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Propagating uncertainty through prognostic carbon cycle data assimilation system simulations

Scholze, Marko LU ; Kaminski, Thomas ; Rayner, Peter ; Knorr, Wolfgang LU and Giering, Ralf (2007) In Journal of Geophysical Research: Atmospheres 112(17).
Abstract

One of the major advantages of carbon cycle data assimilation is the possibility to estimate carbon fluxes with uncertainties in a prognostic mode, that is beyond the time period of carbon dioxide (CO2) observations. The carbon cycle data assimilation system is built around the Biosphere Energy Transfer Hydrology Scheme (BETHY) model, coupled to the atmospheric transport model TM2. It uses about 2 decades of observations of the atmospheric carbon dioxide concentration from a global network to constrain 57 process parameters via an adjoint approach. The model's Hessian matrix of second derivatives provides uncertainty estimates for the optimized process parameters that are consistent with the assumed uncertainties in the... (More)

One of the major advantages of carbon cycle data assimilation is the possibility to estimate carbon fluxes with uncertainties in a prognostic mode, that is beyond the time period of carbon dioxide (CO2) observations. The carbon cycle data assimilation system is built around the Biosphere Energy Transfer Hydrology Scheme (BETHY) model, coupled to the atmospheric transport model TM2. It uses about 2 decades of observations of the atmospheric carbon dioxide concentration from a global network to constrain 57 process parameters via an adjoint approach. The model's Hessian matrix of second derivatives provides uncertainty estimates for the optimized process parameters that are consistent with the assumed uncertainties in the observations and the model. With those estimated parameter values, the model can predict the response of the terrestrial biosphere to prescribed climate forcing beyond the assimilation period. We develop a methodological framework that is able to propagate parameter uncertainties through such a prognostic simulation and provide uncertainty estimates for the simulation results. We demonstrate the concept for a 4-year hindcast simulation from 2000 to 2003 following a 21-year assimilation period from 1979 to 1999. We discuss prognostic uncertainties for surface fluxes and atmospheric carbon dioxide.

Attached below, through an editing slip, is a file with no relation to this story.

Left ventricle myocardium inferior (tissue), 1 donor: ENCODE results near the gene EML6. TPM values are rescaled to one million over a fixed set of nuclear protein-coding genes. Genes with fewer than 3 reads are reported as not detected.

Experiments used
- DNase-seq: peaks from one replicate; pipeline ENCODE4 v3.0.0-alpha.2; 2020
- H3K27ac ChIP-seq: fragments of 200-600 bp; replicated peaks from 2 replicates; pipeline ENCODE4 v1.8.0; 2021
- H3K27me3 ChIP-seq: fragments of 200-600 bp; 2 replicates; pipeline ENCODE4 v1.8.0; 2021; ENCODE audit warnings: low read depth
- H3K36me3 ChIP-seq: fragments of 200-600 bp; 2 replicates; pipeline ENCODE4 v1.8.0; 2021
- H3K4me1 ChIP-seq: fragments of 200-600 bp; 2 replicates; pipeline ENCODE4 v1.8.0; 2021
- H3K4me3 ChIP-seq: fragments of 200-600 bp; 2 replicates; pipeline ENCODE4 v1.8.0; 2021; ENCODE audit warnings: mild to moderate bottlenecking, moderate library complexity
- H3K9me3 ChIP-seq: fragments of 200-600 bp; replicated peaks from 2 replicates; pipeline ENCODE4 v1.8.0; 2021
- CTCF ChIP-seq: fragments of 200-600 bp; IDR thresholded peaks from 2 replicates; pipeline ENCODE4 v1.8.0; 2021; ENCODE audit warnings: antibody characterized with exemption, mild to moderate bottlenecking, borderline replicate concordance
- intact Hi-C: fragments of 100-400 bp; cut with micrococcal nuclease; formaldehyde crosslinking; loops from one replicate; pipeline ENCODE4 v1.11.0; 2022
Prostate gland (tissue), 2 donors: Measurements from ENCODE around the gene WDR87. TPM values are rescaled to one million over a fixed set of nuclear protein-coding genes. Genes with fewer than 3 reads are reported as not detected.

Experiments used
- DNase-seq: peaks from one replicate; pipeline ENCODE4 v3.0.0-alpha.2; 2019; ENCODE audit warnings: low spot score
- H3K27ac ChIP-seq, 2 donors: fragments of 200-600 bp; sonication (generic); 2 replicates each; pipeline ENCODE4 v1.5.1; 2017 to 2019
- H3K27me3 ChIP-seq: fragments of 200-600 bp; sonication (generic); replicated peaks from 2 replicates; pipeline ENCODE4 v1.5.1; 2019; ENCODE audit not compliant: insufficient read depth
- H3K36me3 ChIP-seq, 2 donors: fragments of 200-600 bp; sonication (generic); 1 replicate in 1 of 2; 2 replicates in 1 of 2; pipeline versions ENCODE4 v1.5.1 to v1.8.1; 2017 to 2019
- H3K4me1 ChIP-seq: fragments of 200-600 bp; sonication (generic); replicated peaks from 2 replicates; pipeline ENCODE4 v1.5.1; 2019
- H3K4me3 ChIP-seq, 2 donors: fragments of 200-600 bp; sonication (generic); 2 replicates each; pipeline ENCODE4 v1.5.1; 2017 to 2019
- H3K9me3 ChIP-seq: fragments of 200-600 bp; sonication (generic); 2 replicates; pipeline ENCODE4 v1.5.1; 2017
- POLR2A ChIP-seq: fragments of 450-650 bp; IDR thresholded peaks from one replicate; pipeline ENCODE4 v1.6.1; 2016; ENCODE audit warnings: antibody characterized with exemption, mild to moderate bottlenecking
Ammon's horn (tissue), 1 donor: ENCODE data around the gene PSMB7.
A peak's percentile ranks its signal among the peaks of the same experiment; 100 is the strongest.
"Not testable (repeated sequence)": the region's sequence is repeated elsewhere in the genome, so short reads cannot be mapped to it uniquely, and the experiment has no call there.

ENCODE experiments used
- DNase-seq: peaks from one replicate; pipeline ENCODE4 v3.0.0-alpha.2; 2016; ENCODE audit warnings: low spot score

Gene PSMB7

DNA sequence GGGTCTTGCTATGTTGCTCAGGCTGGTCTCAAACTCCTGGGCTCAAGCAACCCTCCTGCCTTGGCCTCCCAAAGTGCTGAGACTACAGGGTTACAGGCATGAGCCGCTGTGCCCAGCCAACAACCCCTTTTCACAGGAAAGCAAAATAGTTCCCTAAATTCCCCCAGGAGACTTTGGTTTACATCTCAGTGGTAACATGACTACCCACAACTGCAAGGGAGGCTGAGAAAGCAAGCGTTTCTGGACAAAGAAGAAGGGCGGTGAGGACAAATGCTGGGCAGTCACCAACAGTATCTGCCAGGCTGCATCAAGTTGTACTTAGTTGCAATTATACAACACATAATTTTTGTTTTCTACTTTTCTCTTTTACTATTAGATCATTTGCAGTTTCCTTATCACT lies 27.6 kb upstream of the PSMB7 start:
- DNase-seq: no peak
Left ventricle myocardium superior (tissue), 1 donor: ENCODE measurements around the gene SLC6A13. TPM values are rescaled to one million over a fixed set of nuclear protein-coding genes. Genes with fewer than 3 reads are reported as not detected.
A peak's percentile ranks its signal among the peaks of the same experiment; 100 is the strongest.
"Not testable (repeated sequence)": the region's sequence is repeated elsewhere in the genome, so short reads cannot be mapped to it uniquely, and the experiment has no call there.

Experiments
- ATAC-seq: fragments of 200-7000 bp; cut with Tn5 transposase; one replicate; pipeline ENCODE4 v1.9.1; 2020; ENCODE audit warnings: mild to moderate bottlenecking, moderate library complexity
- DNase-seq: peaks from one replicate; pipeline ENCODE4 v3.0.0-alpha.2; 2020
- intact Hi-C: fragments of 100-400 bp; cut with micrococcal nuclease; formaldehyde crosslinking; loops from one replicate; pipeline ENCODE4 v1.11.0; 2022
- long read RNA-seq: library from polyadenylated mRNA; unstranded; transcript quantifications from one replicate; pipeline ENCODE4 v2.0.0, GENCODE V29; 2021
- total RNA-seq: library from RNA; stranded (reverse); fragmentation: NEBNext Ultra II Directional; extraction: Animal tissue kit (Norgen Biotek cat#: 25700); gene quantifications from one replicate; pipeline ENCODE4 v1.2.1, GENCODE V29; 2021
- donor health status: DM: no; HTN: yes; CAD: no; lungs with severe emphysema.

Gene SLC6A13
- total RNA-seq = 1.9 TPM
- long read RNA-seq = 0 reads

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author
; ; ; and
publishing date
type
Contribution to journal
publication status
published
subject
in
Journal of Geophysical Research: Atmospheres
volume
112
issue
17
article number
D17305
pages
13 pages
publisher
Wiley-Blackwell
external identifiers
  • scopus:35748953760
ISSN
2169-8996
DOI
10.1029/2007JD008642
language
English
LU publication?
no
id
fd6104e6-f783-4e2b-8f59-f9410e7abbf8
date added to LUP
2019-03-14 21:25:01
date last changed
2020-10-08 15:01:44
@article{fd6104e6-f783-4e2b-8f59-f9410e7abbf8,
  abstract     = {<p>One of the major advantages of carbon cycle data assimilation is the possibility to estimate carbon fluxes with uncertainties in a prognostic mode, that is beyond the time period of carbon dioxide (CO<sub>2</sub>) observations. The carbon cycle data assimilation system is built around the Biosphere Energy Transfer Hydrology Scheme (BETHY) model, coupled to the atmospheric transport model TM2. It uses about 2 decades of observations of the atmospheric carbon dioxide concentration from a global network to constrain 57 process parameters via an adjoint approach. The model's Hessian matrix of second derivatives provides uncertainty estimates for the optimized process parameters that are consistent with the assumed uncertainties in the observations and the model. With those estimated parameter values, the model can predict the response of the terrestrial biosphere to prescribed climate forcing beyond the assimilation period. We develop a methodological framework that is able to propagate parameter uncertainties through such a prognostic simulation and provide uncertainty estimates for the simulation results. We demonstrate the concept for a 4-year hindcast simulation from 2000 to 2003 following a 21-year assimilation period from 1979 to 1999. We discuss prognostic uncertainties for surface fluxes and atmospheric carbon dioxide.</p>},
  author       = {Scholze, Marko and Kaminski, Thomas and Rayner, Peter and Knorr, Wolfgang and Giering, Ralf},
  issn         = {2169-8996},
  language     = {eng},
  month        = {09},
  number       = {17},
  publisher    = {Wiley-Blackwell},
  series       = {Journal of Geophysical Research: Atmospheres},
  title        = {Propagating uncertainty through prognostic carbon cycle data assimilation system simulations},
  url          = {http://dx.doi.org/10.1029/2007JD008642},
  doi          = {10.1029/2007JD008642},
  volume       = {112},
  year         = {2007},
}